R. E. Jack company, San Luis Obispo;
|l,O00,000; subscribed, !UOOO.
The Rosenholz Rock Drill company, San
Francisco; $100,000; subscribed, $50.
J. Marks & Co., San Francisco; $25,000;
all subscribed.
Mortgages, $1000 and Over
3. P. and P. Stelrihart to B. P. No
ble—Part lot 8, blk 11, O. S., 4 yrs.,
BV4 per cent, $ 1,000
H. J. Cone et ah to D. G. Ives—Lot
3, blk A, Marengo trt, 2 yrs, 10 per
cent 3,500
L. A. and 11. Doty to J. Lake—Lots
20 to 24, Amos Wright's sub., 3 yrs,
8 por cent 2,000
I. M. and I. W. Powers to I. Phillips
—Lot 2, blk L, Jones trt; lot 31, Ab
bot & Margaret trt; lot 57, Star
trt; 3 yrs, 11 percent 2,500
B. L. King to W. C. Brown—Lots 4,
6 and «, sub. ot S!i of S\V»i Sec. 17
3 S 13 2.000
D. C. Norton to P. Ord—Part Sec. 25
1 N. 10, 4 yrs, 6 per cent 2 000
Mrs. M. K. Dent to G. M. Smith-
All Int. which first party now has or
may hereafter acrpdre in that cer
tain real property in city and coun
ty of L. A., which was granted by
authorities of pueblo of L. A. to
Julian Pope, 2 yrs, 8 per cent 1 500
P. C. Howes et al. to Sec. L. & T '
Co. of So. Cal.—Lot 2(1 and part 25*
Belgravla, 1 yr., 10 percent .... l 000
3. and S. P. Roes to Main St. Say '
Bk—Lot 15, blk A, Potter & West's
sub., 3 yrs, 10 per cent 1 000
C. M. Persons et al. to O. A. Stass- '
forth-410.32 acs in Ro. San Antonio
1 yr, 10 per cent ' „om
J. P. Erie et al. to Security Say '
Bk—Lots 11 and 12. blk N, Work
man Park trt and trt adj said lots
originally in streets but vacated
about Mnr. 10, '90; 2 yrs, 11 per
cent 3 t,qq
G. A. Murphy et al. lo J. J. Murphy "
—Part Ro. Santa Gertrudes, 1 to 5
yrs, 5 per cent 2 000
H. C. Llchtenberger to C. H. Wedgel
wood—Part lot 4, blk 38, 11. S 2
yrs, 7 per cent lm
CONDUCTED BY QEO- A. DOBINSON
S. S. Strong ot al. to W. F. Leonard
—Part govt lot 7, Sec. C 1 S. 8 2,500
Twelve mortgages under $1000 10,200
Total $42,200
Releases, $1000 and Over
H. N. Rogers to E. Frlck, 148-267.... $1,000
t. A. Carr to M. Gco ot nl, 416-169.... 1,000
A. O. Watts to E. D. Goodo, 484-148.. 3,000
Equitable 13. & 1* Ass'n to S. A.
Prlndle, 652-232, 551-85 1,800
L. A. B. & Li. Ass'n to M. Viscovich,
507-91 •.. 1,600
Mater & Zobelein to F. Hoppe, 458-174 2,000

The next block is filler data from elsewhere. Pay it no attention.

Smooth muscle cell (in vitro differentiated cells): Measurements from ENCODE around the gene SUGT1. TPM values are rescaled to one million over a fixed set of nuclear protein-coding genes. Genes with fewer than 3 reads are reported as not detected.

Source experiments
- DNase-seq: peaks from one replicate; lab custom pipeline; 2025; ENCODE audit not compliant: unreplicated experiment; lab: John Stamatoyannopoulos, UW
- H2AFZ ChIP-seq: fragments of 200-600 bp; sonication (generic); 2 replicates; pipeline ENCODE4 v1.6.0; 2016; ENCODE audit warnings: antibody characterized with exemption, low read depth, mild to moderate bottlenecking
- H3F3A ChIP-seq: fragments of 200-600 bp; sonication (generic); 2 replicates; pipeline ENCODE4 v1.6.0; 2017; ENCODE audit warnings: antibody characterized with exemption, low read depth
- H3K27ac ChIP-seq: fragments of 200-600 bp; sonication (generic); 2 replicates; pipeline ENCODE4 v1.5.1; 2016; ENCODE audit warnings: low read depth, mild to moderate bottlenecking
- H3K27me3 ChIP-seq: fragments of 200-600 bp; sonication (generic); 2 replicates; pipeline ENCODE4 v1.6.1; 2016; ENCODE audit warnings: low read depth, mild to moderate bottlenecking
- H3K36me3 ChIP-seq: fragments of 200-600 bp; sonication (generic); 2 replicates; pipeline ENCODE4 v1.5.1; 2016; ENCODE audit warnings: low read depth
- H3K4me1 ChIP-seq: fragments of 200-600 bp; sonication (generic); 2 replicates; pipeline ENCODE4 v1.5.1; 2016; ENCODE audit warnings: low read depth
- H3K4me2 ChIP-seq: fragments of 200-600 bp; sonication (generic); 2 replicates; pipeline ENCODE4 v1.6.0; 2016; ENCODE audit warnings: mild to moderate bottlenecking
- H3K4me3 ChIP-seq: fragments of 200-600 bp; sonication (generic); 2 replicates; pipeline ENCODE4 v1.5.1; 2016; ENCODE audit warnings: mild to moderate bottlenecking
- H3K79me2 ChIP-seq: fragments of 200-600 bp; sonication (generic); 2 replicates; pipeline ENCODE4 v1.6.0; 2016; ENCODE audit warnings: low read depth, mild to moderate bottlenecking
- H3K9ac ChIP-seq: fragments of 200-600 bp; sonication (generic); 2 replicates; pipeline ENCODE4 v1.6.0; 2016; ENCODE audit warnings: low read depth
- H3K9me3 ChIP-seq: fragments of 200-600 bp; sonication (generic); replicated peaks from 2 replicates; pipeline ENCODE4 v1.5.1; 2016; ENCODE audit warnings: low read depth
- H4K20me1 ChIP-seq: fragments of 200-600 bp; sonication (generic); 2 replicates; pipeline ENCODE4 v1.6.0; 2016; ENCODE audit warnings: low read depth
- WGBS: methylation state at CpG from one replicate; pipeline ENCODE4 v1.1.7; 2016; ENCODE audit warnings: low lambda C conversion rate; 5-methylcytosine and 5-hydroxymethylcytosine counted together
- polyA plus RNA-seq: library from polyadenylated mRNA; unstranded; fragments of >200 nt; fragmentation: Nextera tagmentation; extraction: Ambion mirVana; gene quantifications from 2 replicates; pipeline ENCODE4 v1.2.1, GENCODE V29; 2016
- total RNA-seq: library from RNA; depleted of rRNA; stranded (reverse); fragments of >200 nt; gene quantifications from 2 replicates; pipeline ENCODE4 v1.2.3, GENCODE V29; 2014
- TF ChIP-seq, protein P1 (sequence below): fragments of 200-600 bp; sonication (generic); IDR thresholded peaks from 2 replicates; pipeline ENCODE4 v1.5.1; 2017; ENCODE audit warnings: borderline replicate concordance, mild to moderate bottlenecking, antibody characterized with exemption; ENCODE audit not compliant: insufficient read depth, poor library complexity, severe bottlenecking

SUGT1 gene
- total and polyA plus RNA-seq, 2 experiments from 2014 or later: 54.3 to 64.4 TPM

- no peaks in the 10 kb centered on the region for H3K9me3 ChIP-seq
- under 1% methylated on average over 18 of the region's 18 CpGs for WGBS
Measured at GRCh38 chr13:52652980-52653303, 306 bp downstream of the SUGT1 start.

State Mut. B .& L. Ass'n to E. Bur
goyne, 546-192 1.000
Main St. Say. 13k to T. Labory LSOO
Fourteen releases under $1000 0,872
Total $21,772
ON 'CHANGE
Conditions Shown by the Dealings on
Wall Street
NEW YORK, Feb. I.—The stock market
today had a load of liquidation to carry
hUII heavier than yesterday, and there
were fewer prominent stocks to exercise
sustaining force by their strength. The
heavy offerings were well absorbed, and
not declines are for the most part con
fined lo fractions, but are general. For a
time after the opening there seemed to be
no diminution from yesterday's activity.
There had been apparently a large accu
mulation of outside orders over night, and
London was also a buyers of stocks. This
demand was satisfied, however, without
effecting any marked advance In priceß,
the offerings being very large. Later,
prices began to yield under the weight of
aontlnued offerings, but the pressure was
not so great, the market fell into dull
ness, holders apparently being content to
wait a rally to continue the liquidation.
London bought stocks early ln this mar
ket, but sold more later, which probably
had an Influence ln giving a somewhat
higher tone to the market. It is to be
noted, however, that apart from the cash
from the Interior which is being received
In New York Is duo to remittances on ac
count of Australian gold received at San
Francisco to the order of New York
huoses. The rate of call loans worked to
a lower basis, in spite of the withdrawal
of the second 10 per cent Installment of the
government's deposits of tho Union Pacific.
This withdrawal was called for tomorrow,
but most of It was made today.
In the bond market the Kansas Pacific
consols were the most conspicuous fea
ture, with an advance of S% per cent, to
US. The bond market generally showed a
continuance of activity and prices contin
ued to advance. Total sales. $0,140,000.
United States fours advanced > /8 bid, and
coupons, ex-dividend.
Official announcement was made on the
stock exchange today that trading in
"puts" and "calls" is a violation of the
regulations of the stock exchange, and
will be punished by a line or suspension.
Silver Bullion
SAN FRANCISCO, Feb. I.—Bar silver,
55%; Mexican dollars, 47047 ft
NEW YORK, Feb. I.—Bar silver, 66%;
Mexican dollars, 45(4.
LONDON, Feb. 1.-Ear silver, 26 1-lCd.
Treasury Statement
■WASHINGTON, Feb. I.—Today's state
ment of the condition of the treasury
shows: Available cash balance, $223,871,786'
gold reserve, $164,236,792.
CHICAGO MARKET
Prices and Prospects of the Trade in
Cereals
CHICAGO, Feb. I.—The opening in wheat
furnished a genuine surprise to traders.
It was generally believed that, following
the heavy liquidation of last week and
tho closing out of long lines by many of
the prominent bulls that the market was
ln a period of reaction, some traders even
predicting 90c for May again. The news
from Liverpool, however, completely upset
these calculations and caused a general
skurrylng of shorts for cover. Liverpool
opened Hffllftl. lower, responding well to
yesterday's decline, but by 2:30 p. m.